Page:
Persnickety Parents: How Parental Care Behavior affects Songbird Nest Success

Kenney, Macy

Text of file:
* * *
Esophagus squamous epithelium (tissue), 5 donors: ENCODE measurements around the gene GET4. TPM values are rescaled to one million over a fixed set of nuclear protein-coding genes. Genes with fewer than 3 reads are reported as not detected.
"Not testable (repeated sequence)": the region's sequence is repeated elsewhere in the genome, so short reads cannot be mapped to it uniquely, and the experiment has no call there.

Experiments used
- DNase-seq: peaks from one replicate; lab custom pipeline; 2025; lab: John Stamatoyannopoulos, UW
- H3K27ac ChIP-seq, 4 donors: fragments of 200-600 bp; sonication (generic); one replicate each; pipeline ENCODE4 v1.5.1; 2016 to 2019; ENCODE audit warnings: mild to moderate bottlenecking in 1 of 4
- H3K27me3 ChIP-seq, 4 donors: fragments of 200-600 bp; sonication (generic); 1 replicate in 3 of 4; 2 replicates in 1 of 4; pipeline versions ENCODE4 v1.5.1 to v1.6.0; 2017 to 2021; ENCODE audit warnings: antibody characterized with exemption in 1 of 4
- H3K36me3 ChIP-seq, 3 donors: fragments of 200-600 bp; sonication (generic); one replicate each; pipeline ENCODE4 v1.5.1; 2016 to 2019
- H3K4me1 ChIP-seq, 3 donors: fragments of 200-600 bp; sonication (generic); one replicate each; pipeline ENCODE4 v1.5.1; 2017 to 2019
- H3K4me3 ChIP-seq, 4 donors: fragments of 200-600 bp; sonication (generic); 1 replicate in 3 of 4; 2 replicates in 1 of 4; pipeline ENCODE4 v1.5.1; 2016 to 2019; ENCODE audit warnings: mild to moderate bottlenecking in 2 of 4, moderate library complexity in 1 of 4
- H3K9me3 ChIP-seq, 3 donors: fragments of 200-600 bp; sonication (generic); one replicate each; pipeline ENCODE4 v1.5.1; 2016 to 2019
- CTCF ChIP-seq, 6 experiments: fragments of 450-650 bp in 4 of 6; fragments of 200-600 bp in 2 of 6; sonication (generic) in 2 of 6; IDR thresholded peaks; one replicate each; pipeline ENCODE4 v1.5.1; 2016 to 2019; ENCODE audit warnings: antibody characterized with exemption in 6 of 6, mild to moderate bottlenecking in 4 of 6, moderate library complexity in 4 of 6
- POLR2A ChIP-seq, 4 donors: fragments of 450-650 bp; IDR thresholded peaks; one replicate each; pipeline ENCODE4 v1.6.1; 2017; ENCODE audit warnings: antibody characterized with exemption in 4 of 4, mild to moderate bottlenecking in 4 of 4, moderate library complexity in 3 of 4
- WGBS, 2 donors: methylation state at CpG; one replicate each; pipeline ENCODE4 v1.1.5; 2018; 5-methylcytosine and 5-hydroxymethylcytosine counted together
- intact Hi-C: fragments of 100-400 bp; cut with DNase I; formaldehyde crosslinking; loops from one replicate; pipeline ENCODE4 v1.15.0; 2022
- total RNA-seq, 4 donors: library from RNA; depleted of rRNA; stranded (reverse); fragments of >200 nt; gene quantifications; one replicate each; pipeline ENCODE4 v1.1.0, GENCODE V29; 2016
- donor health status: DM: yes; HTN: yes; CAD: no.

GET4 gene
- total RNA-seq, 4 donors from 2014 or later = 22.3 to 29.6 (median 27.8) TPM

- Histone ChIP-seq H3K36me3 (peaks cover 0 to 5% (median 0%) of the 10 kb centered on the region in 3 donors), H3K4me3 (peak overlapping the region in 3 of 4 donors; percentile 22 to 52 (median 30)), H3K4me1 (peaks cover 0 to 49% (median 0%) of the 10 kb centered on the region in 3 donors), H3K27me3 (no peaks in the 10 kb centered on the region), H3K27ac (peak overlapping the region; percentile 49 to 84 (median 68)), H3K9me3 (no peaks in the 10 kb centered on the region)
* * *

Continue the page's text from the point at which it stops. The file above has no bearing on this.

Incubation attentiveness and rhythms can have important fitness consequences for songbirds through influencing their number and quality of successful young. Songbirds are highly susceptible to nest failure due to predation given their use of sessile reproductive sites, and have been shown to alter their nesting behavior in response to perceived predation risk. One sagebrush-obligate songbird, the Brewer's sparrow (Spizella breweri), has been shown to adjust their parental care behavior following failed nesting attempts. We therefore expected that sage thrasher (Oreoscoptes montanus) nest survival also may be affected by parental care behaviors. Specifically, we predicted that birds with successful broods would take fewer trips to the nest and have longer bout lengths, reducing the likelihood that their nest would be discovered by predators. We analyzed parental care videos from sage thrasher nests during incubation to assess differences in parental behaviors between successful and unsuccessful nesting attempts. We assessed average on- and off-bout lengths, total nest attentiveness, and average number of trips taken to the nest per hour. Videos were recorded from May-August 2015 and 2016 at sites in the Upper Green River Basin, WY as part of a larger study of sagebrush-obligate songbird nest success. Preliminary results suggest that sage thrashers that successfully fledge young tend to have longer on-bout and shorter off-bout length, higher total nest attentiveness, and have fewer visits per hour to the nest. Identifying whether and how sagebrush-obligate songbirds mitigate predation risk via behavioral plasticity will facilitate better understanding of how birds respond to ongoing human disturbance, such as energy development, which alters habitat and predator communities.
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